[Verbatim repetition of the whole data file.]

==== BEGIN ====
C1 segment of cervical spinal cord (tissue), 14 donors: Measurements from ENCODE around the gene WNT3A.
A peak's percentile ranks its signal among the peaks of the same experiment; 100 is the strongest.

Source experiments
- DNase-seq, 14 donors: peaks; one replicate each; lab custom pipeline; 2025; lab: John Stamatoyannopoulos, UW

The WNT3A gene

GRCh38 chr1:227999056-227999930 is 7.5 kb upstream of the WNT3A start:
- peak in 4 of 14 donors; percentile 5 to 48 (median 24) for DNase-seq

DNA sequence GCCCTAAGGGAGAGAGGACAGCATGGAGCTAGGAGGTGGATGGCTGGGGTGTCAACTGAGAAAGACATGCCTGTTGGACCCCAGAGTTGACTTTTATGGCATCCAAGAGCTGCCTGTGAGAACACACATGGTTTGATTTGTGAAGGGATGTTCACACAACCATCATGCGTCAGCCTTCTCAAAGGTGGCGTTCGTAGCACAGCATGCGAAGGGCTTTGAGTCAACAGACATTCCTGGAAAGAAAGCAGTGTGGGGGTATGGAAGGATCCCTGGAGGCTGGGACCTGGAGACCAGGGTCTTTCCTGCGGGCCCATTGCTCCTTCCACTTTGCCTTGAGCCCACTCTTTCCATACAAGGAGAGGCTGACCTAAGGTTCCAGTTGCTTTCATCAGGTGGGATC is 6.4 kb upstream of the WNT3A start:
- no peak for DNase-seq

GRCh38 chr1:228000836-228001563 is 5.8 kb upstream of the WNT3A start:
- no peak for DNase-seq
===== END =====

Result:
C1 segment of cervical spinal cord (tissue), 14 donors: Measurements from ENCODE around the gene WNT3A.
A peak's percentile ranks its signal among the peaks of the same experiment; 100 is the strongest.

Source experiments
- DNase-seq, 14 donors: peaks; one replicate each; lab custom pipeline; 2025; lab: John Stamatoyannopoulos, UW

The WNT3A gene

GRCh38 chr1:227999056-227999930 is 7.5 kb upstream of the WNT3A start:
- peak in 4 of 14 donors; percentile 5 to 48 (median 24) for DNase-seq

DNA sequence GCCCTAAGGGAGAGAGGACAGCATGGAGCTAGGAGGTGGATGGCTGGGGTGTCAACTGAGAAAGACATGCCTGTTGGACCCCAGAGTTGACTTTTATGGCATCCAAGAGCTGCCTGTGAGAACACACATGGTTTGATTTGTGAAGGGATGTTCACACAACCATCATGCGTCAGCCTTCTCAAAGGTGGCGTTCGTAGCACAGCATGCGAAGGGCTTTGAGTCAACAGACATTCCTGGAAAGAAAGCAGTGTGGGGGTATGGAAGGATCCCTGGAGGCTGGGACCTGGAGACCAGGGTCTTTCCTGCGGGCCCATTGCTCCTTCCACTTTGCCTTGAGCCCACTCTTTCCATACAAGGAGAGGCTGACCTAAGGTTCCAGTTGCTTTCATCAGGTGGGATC is 6.4 kb upstream of the WNT3A start:
- no peak for DNase-seq

GRCh38 chr1:228000836-228001563 is 5.8 kb upstream of the WNT3A start:
- no peak for DNase-seq